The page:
· pest resistance (for example, to fungal moulds and rusts)
· high protein content of the grain.
Inbreeding is carried out to try and retain the desirable characters in future generations. Wheat plants are particularly suitable for selective breeding because they self pollinate naturally. They are unlikely to cross fertilise without the intervention of the plant breeder.
Inbreeding allows a farmer to produce a uniform crop which is easy to harvest and has, given certain conditions, predictable characters. However, this uniformity of characters is at the expense of genetic diversity may be reduced to such an extent that every individual has identical alleles (a condition known as complete homozygosity). Such a wheat strain cannot be changed because there are no other alleles present that could produce genetically different plants. Another problem is that if genetically identical plants are exposed to new diseases to which the plants have no resistance, all the plants may be killed.
Outbreedinginvolves crossing individuals from genetically distinct strains. The offspring from such a cross are called hybrids. If the parental stocks are pure breeding, the offspring are called F1 hybrids. F1 hybrids often have characters, such as grain yield in wheat, which are superior to the characters in either parent. This phenomenon is called hybrid vigouror heterosis. Hybrid vigour probably results from an increased heterozygosity arising from the mixing of alleles. Harmful recessive alleles are less likely to be present in the homozygous condition. Hybrid vigour is also thought to result from some form of interaction between particular combinations of alleles in the hybrid. Whatever the explanation of hybrid vigour, if the descendants of F1 hybrids are continually inbred, the vigour decreases as the plant become more homozygous again.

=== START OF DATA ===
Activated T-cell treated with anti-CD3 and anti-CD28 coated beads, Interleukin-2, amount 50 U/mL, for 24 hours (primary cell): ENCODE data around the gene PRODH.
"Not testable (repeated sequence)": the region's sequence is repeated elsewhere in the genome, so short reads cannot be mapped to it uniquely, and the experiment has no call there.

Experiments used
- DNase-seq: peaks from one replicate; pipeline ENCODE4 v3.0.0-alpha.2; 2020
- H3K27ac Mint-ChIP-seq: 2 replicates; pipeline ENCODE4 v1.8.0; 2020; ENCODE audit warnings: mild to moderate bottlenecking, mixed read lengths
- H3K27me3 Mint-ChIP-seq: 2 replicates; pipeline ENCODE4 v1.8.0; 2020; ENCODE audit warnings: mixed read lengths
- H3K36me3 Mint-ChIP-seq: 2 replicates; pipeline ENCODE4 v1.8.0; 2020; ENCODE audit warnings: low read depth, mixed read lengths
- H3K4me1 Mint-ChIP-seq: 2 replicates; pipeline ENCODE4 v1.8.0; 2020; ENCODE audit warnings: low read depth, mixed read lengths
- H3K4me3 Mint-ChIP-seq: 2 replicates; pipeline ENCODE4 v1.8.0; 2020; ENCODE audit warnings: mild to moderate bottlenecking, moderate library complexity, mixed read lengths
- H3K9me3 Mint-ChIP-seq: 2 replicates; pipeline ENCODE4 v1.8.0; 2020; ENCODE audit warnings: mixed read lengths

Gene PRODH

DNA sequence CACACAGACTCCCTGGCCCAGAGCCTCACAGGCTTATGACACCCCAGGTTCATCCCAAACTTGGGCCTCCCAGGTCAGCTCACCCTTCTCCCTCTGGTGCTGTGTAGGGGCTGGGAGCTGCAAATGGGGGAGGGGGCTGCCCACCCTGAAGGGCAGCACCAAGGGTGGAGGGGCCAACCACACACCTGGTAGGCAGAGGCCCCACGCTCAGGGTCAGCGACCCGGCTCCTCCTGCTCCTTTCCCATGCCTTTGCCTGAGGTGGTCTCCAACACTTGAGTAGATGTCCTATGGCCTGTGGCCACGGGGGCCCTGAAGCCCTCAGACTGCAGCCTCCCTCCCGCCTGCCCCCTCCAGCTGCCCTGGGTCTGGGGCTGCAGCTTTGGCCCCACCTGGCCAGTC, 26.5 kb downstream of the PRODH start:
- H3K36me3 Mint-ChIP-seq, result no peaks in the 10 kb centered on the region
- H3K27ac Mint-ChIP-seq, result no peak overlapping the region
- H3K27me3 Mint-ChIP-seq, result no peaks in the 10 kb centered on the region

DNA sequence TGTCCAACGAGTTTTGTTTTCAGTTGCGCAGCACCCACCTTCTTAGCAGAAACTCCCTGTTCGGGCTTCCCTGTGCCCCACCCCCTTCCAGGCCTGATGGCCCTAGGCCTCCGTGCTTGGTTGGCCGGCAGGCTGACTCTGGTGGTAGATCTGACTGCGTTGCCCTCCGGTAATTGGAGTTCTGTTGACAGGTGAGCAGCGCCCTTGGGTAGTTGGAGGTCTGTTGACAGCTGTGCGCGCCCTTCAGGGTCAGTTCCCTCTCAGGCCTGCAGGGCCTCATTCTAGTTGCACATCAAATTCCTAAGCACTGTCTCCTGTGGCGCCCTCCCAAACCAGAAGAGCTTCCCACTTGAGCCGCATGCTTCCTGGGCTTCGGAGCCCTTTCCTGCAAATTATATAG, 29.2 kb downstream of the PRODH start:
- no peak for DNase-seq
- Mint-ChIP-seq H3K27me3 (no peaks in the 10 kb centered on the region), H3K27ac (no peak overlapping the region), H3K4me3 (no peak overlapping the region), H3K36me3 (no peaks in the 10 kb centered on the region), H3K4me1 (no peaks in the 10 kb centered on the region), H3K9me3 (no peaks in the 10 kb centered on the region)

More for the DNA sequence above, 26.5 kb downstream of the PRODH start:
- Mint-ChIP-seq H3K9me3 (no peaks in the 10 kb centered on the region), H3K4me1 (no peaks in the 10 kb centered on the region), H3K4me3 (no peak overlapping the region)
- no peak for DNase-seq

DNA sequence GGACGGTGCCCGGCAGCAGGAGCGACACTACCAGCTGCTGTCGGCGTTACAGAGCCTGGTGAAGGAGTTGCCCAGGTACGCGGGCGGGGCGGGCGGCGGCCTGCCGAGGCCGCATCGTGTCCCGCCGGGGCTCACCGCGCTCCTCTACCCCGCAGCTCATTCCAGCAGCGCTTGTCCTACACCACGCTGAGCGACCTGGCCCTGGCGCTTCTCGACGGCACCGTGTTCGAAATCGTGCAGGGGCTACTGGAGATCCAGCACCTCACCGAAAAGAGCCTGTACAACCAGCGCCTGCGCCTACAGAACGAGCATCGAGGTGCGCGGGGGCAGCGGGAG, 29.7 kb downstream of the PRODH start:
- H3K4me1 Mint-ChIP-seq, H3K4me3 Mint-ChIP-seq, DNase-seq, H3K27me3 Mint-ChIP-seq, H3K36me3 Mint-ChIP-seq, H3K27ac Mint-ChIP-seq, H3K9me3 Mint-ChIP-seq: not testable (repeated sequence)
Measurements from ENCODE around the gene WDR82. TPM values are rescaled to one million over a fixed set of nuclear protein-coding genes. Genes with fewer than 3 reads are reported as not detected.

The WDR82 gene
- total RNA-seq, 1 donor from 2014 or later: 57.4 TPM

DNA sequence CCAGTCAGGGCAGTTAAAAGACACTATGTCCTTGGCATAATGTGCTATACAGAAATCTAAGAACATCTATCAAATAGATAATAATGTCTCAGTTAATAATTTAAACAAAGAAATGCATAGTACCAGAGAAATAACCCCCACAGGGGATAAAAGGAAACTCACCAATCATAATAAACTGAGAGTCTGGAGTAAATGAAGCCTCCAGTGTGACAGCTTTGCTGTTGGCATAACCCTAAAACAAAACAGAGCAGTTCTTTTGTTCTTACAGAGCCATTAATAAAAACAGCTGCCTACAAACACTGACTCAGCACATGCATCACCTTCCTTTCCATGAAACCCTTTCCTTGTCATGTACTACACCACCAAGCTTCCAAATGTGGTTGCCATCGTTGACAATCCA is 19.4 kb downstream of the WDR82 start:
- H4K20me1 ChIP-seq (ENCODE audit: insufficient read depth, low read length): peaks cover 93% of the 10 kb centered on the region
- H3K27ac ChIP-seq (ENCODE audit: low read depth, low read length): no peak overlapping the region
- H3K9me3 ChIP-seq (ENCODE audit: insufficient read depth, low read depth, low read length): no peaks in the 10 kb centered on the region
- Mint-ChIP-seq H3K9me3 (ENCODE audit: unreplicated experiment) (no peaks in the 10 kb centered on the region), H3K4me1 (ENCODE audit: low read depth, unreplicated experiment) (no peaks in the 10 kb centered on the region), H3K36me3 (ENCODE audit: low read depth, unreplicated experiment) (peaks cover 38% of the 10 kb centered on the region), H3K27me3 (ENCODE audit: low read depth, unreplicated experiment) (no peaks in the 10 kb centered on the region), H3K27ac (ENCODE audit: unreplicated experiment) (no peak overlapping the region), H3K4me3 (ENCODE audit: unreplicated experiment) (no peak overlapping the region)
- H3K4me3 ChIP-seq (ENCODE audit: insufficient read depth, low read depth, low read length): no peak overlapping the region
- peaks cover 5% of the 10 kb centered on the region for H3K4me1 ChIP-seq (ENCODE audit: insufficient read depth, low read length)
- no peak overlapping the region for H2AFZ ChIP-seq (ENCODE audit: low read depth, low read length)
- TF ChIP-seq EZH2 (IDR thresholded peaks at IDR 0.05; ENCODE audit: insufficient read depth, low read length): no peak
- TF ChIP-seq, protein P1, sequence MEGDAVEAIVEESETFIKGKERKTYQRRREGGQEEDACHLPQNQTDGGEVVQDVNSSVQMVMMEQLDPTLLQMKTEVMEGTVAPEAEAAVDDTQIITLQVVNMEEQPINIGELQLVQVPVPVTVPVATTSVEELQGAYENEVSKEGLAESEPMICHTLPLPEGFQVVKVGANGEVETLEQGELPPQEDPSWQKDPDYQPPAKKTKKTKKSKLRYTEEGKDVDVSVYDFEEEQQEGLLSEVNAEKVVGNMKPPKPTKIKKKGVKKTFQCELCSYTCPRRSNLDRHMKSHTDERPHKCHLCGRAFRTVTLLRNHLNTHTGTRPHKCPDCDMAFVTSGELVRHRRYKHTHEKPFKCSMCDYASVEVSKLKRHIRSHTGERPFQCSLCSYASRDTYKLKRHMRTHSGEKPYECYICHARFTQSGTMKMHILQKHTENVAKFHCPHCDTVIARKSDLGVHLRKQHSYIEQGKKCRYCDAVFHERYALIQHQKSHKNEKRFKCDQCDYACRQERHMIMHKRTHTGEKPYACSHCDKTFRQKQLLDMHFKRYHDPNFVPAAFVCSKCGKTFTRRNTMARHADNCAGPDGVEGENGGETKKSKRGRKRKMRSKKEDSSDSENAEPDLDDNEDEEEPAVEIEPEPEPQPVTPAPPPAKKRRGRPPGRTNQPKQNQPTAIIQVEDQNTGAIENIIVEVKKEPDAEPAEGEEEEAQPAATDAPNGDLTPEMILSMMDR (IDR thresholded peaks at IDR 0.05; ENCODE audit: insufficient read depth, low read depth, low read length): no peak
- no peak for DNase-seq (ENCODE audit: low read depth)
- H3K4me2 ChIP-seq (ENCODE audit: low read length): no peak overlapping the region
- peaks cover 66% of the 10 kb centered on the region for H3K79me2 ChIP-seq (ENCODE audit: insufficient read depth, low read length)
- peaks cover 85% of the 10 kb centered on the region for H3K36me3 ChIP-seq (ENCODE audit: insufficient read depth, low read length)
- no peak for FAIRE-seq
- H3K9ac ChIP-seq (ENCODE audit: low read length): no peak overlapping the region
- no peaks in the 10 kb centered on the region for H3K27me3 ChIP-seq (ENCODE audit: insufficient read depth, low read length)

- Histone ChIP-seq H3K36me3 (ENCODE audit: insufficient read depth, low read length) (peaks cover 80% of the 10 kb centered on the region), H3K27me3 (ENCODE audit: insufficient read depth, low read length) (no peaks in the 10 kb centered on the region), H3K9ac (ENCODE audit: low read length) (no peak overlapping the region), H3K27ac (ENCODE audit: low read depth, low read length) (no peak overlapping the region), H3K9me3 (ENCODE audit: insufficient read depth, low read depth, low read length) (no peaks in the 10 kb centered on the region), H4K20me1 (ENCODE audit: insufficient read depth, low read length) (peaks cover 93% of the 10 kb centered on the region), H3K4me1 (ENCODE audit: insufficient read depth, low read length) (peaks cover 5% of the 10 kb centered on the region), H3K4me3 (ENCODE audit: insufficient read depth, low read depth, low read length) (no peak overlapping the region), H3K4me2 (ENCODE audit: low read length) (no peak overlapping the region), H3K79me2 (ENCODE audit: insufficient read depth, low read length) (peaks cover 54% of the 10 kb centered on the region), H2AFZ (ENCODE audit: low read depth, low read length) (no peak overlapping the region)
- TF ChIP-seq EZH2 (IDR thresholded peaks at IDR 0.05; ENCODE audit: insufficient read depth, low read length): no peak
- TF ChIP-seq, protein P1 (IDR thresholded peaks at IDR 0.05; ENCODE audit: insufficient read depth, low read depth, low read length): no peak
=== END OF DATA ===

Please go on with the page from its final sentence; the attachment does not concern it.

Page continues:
Outbreeding depends on the availability of genetically distinct animals and plants. It is therefore important to maintainsources of genetic diversity. This may be done by maintaining seed banks of old or wild varieties of plants (the genetic diversity of wheat, rice, cabbages, and carrots is maintained in this way). Also, adults of old varieties of animals and plants with little or no commercial value may be maintained as a source of new alleles for future breeding programmes.
■ Glossary of essential terms for you to know:
|№||English term||Russian equivalent|
|crop (syn. yield, harvest)||урожай|
|to bring about||осуществлять; вызывать|
|grain (syn. seed)||зерно|
|to sprout||дать ростки|
|to reduce (syn. decrease)||уменьшать|
|to carry out||выполнять|
|domestic animals||домашние животные|
|strain (syn. stock)||род, происхождение|
|to maintain||поддерживать, сохранять|
|diversity (syn. variety)||различие, разнообразие|
|to depend on||зависить от|
■ Your Essential Assignments
I. Quick check:
1. Which type of natural selection does artificial selection resemble?
2. What effect does: a) inbreeding; b) outbreeding have on the genetic diversity of a population?